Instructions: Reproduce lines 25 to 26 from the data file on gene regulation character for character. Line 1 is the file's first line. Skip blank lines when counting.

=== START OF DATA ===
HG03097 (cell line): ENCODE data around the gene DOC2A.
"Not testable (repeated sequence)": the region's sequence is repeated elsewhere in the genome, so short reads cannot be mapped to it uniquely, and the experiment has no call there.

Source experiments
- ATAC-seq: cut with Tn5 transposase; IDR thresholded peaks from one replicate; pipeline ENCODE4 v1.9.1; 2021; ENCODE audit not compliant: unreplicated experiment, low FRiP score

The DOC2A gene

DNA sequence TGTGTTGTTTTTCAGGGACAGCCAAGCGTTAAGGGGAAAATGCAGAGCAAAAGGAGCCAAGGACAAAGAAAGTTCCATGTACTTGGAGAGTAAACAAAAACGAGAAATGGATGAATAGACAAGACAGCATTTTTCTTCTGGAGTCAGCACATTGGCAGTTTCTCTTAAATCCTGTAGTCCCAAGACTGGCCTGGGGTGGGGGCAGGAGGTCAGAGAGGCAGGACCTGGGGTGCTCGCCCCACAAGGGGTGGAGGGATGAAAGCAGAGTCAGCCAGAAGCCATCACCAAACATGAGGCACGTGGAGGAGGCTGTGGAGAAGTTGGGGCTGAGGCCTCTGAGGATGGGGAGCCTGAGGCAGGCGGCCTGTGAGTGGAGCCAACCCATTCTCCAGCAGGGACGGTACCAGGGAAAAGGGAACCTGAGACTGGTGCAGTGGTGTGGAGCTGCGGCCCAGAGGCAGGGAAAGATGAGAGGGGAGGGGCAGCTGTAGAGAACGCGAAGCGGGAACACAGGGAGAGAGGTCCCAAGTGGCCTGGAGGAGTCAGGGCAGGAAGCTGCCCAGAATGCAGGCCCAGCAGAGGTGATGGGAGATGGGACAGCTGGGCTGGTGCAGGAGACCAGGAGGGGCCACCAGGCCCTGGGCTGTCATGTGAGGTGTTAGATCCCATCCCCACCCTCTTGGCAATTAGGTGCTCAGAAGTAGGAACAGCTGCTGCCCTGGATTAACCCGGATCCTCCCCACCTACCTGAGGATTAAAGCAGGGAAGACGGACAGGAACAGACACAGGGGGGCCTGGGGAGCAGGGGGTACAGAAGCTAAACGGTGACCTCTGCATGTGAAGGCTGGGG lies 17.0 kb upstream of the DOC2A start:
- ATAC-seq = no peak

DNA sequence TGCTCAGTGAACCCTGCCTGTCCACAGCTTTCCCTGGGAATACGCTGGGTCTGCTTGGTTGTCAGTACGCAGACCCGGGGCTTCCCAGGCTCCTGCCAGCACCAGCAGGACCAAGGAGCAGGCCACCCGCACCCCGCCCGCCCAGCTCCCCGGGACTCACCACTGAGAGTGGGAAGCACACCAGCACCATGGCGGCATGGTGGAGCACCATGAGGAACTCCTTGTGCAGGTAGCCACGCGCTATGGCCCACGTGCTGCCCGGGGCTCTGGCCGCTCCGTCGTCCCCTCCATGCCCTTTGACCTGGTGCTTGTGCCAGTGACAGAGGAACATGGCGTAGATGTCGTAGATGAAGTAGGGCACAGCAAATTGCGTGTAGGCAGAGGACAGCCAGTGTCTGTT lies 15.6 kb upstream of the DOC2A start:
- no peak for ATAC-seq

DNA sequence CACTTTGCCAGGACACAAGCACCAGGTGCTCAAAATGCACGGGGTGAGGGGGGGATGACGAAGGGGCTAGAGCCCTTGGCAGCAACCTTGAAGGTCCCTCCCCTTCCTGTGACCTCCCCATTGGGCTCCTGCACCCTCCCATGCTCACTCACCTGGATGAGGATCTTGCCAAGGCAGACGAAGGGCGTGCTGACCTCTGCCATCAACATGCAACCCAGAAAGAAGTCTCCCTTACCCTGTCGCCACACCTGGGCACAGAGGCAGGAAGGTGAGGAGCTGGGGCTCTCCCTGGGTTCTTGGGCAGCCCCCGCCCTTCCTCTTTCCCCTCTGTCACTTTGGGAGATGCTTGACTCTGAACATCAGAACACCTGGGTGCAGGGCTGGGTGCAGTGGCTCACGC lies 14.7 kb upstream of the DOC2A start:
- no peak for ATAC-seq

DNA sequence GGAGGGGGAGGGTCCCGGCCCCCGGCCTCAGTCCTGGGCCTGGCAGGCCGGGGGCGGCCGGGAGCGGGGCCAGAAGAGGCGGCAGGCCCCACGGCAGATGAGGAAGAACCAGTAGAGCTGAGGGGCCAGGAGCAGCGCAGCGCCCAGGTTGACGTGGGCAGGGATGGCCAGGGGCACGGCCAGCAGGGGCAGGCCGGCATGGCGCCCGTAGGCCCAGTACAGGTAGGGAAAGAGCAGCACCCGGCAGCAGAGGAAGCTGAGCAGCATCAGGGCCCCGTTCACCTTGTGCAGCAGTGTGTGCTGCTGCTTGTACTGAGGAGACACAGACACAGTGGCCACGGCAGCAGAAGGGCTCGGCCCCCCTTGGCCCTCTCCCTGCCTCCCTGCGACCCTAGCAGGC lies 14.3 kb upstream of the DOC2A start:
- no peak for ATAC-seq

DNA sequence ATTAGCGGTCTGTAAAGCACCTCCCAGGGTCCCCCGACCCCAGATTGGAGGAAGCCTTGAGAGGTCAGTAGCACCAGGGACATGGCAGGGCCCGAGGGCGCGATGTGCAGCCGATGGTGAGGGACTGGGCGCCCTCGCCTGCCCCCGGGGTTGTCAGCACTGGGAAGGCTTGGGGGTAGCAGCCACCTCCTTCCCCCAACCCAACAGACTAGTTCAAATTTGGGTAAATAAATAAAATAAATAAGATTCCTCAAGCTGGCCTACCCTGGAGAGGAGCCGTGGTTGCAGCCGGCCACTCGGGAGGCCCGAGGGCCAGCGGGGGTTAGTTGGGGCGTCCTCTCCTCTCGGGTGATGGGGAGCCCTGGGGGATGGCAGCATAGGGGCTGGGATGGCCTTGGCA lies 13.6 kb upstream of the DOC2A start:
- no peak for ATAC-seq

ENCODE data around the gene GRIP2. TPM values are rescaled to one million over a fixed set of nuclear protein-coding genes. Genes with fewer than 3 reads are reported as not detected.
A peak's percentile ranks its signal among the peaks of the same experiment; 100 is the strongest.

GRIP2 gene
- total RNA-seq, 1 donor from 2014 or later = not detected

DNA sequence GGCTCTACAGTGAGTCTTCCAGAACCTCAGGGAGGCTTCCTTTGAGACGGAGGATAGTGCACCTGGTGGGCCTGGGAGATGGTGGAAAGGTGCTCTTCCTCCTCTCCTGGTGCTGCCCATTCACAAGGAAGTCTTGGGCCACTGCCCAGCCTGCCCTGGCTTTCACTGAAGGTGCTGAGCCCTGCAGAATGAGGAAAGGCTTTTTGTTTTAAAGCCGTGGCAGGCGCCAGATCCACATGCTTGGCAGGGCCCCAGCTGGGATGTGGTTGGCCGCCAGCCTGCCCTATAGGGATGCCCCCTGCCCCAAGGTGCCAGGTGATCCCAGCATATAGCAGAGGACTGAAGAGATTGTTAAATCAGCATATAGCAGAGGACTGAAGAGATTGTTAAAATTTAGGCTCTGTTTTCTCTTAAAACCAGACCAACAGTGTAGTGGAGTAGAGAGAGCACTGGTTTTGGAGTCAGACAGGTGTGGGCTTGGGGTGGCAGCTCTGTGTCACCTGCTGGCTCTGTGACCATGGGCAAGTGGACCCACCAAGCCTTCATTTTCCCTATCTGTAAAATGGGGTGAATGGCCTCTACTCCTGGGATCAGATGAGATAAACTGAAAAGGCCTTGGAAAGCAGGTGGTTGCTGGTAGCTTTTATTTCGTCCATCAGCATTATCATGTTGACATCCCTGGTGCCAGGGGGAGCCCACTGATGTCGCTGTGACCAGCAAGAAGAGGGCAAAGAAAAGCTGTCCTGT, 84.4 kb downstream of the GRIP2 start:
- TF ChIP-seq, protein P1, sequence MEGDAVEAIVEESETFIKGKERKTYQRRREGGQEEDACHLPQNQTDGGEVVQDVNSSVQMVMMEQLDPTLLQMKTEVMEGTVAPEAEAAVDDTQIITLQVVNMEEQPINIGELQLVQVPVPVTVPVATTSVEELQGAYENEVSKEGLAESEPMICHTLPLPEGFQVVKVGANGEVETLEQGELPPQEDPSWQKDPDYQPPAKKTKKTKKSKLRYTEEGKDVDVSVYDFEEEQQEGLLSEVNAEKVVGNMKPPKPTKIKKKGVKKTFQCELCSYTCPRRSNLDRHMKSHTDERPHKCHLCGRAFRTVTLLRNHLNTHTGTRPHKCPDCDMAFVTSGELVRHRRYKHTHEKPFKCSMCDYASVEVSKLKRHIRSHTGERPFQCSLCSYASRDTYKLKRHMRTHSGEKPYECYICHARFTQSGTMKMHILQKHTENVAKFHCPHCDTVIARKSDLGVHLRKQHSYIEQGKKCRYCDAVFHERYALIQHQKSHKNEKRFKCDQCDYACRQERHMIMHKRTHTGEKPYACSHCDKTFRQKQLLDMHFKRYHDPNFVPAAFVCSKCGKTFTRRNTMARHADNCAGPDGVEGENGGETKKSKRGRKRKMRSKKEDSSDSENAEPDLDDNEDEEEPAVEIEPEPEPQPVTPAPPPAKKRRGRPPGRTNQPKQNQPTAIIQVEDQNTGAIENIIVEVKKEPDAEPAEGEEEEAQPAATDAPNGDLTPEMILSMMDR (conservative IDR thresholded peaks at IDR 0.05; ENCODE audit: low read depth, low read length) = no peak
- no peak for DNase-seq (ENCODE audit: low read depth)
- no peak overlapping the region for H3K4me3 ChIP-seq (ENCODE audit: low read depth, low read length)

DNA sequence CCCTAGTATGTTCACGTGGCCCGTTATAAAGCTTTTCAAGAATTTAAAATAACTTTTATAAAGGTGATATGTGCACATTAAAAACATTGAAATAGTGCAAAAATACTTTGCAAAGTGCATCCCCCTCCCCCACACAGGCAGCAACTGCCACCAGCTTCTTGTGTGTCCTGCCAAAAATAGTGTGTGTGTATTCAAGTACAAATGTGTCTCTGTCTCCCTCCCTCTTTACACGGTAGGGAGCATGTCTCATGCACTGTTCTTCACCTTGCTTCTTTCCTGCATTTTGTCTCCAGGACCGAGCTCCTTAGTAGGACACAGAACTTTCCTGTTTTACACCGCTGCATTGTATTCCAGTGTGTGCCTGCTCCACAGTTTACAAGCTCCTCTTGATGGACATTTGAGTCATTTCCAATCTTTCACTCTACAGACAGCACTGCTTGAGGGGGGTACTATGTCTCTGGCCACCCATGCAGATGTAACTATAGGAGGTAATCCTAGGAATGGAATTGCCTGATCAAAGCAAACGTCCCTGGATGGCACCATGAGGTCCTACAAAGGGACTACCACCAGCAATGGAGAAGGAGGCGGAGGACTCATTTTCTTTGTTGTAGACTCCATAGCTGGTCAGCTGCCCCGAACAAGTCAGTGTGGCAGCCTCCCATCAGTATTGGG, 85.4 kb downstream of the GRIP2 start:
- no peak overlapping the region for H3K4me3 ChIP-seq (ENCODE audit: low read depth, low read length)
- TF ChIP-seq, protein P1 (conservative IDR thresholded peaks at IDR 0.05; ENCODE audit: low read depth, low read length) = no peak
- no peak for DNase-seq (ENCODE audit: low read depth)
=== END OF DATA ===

- no peak overlapping the region for H3K4me3 ChIP-seq (ENCODE audit: low read depth, low read length)
- TF ChIP-seq, protein P1 (conservative IDR thresholded peaks at IDR 0.05; ENCODE audit: low read depth, low read length) = no peak